Barker Storey Matthews now part of Eddisons. Simon Burton is Chair of Suffolk Chamber of Commerce in Bury St Edmunds.
Suffolk Chamber in Bury St Edmunds: Business in the time after Coronavirus
The following article is reproduced here by kind permission of Suffolk Chamber of Commerce and a version first appeared in the Bury Free Press earlier this month (May).
A recent survey by Suffolk Chamber of Commerce has found that virtually every business has now been impacted by the spread of Coronavirus/COVID-19 and businesses of all shape and sizes across West Suffolk will be no different.
However, what does bode well is the resilience that many businesses are showing. Despite our rurality in West Suffolk, many businesses are finding new ways of working, most noticeably from home, but also via the different working hours of staff who may have to cope with varying demands in terms of home-schooling, social distancing and general day-to-day life.
Zoom, Teams and Blue Jeans have become everyday language across most households and businesses as an effective way of ‘keeping in touch’. As a result, some businesses are actually reporting an increase in productivity. Hopefully, when we begin to ease restrictions, the improving digital connectivity will allow us to continue these flexible working patterns.
Despite the positives, of course many businesses will be struggling and we’re grateful to colleagues at West Suffolk Council who have been able to pay out grants to businesses and ensure the government support scheme provides a vital lifeline to businesses who may be counting the days and weeks rather than months.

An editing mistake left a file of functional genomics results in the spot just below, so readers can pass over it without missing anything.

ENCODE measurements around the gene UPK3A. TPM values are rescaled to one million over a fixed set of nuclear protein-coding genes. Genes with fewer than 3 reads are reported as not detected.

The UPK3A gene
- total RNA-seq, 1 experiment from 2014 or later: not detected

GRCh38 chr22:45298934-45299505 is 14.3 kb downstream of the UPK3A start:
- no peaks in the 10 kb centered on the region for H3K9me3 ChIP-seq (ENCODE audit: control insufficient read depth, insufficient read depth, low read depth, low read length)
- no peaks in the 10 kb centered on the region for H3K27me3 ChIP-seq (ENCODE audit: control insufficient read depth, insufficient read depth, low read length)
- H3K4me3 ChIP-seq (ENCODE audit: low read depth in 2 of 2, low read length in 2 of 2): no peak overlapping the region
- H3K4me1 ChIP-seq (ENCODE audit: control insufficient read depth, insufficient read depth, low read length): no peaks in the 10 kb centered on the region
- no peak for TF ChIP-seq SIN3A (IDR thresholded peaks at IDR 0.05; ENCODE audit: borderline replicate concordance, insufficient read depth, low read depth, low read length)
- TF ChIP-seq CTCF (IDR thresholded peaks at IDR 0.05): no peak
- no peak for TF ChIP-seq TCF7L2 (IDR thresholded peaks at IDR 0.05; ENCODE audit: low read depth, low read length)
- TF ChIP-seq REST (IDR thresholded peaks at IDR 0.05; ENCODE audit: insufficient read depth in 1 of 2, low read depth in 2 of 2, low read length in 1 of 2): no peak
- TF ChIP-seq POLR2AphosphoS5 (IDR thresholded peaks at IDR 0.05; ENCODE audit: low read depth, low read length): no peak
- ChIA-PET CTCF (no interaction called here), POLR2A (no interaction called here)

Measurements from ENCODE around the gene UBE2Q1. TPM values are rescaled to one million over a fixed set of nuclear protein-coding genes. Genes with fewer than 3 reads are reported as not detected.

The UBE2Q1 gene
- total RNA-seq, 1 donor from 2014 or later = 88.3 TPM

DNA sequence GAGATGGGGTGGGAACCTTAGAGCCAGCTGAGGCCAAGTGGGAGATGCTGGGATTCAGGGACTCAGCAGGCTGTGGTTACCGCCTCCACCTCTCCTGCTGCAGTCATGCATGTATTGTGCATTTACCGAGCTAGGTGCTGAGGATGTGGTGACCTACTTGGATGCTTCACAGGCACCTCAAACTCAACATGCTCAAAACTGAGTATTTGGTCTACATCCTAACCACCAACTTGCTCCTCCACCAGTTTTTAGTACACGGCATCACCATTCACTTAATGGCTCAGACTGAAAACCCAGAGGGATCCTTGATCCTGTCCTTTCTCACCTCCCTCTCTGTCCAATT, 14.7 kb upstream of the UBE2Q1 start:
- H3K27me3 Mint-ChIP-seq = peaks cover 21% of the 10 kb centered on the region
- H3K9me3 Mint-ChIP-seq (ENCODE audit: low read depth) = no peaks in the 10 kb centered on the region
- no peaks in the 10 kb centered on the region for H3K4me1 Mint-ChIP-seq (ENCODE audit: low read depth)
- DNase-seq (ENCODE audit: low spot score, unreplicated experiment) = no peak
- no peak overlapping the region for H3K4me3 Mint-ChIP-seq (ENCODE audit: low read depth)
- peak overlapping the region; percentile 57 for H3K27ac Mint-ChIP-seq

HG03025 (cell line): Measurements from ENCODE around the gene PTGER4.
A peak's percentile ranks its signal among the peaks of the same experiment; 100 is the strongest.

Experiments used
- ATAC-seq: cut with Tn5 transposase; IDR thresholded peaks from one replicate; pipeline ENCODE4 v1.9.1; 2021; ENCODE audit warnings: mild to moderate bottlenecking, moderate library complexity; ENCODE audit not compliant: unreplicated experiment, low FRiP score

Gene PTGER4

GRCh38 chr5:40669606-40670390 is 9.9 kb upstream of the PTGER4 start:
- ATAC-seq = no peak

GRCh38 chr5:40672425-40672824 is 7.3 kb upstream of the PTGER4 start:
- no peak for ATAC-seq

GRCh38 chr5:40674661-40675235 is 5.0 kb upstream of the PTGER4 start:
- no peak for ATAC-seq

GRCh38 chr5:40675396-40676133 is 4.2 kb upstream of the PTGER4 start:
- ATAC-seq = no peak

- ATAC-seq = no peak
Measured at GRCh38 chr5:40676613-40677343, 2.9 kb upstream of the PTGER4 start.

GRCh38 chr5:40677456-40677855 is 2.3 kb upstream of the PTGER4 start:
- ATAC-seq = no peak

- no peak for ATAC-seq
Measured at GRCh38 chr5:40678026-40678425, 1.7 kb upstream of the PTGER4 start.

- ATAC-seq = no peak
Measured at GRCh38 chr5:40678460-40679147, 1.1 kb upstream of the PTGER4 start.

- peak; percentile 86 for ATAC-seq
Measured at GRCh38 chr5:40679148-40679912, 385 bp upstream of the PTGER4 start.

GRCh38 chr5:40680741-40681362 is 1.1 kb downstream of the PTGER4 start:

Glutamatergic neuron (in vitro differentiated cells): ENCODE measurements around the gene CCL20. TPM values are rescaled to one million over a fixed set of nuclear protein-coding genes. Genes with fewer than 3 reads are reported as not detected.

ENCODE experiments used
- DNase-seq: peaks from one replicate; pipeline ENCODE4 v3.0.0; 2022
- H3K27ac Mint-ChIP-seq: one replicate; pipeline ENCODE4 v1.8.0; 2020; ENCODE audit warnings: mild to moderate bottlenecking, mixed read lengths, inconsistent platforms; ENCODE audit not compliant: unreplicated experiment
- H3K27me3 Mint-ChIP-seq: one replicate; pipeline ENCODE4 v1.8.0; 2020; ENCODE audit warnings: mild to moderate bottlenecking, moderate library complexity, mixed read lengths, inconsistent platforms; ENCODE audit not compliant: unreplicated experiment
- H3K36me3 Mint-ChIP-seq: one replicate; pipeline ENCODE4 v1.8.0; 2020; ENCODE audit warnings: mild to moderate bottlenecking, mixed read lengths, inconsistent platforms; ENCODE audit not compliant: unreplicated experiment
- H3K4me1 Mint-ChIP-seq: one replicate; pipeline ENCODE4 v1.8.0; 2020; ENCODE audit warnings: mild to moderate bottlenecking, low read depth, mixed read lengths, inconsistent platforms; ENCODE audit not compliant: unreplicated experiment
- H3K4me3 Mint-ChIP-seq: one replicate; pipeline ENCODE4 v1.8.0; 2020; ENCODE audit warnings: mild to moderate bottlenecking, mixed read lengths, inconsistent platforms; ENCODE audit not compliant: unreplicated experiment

Furthermore, the announcement of the ‘Bounce Back’ Loans scheme will be another welcome addition to those businesses needing cash. I know our colleagues at the Chamber of Commerce are busy lobbying for additional support for business including a business rates holiday and ensuring that those who fall through the gaps will be supported.
Safety is obviously paramount but local businesses will soon be looking to reopen and this must be handled carefully to ensure a second wave of the infection does not come about. Nevertheless, our town centres and shops will need footfall to survive, and although local high-streets in West Suffolk have suffered in recent years, now will be the time to support them more than ever.
Let’s hope that any recovery package from government includes support for high streets and maybe a fundamental and long overdue change to business rates which so many business groups have been calling for. High streets are the heart of our local communities and with community spirit higher than ever, I’m hopeful that consumers can pull together to help our struggling shops, restaurants and coffee shops.
These are indeed challenging times, and our resilience is being severely tested. We need to prepare for the ‘new norm’ and that will come with its own challenges, as we adapt to a new way of supporting local businesses.
Whilst the online shopping trolley has been a welcome relief during ‘lockdown’, it isn’t necessarily the panacea for all, and therefore, our high street businesses need to strike the balance between attracting footfall and generating online traffic.
Our area has much to be proud of, from how our communities are working together, to the resilience of our local businesses and to the beautiful countryside that we all probably have a greater appreciation for. To date, the public and private sector partnerships on business support and the adherence to the ‘lockdown’ guidelines,have helped reduce the spread of the infection.
Now is the time to start thinking about the recovery and how we can support businesses when they might need it the most.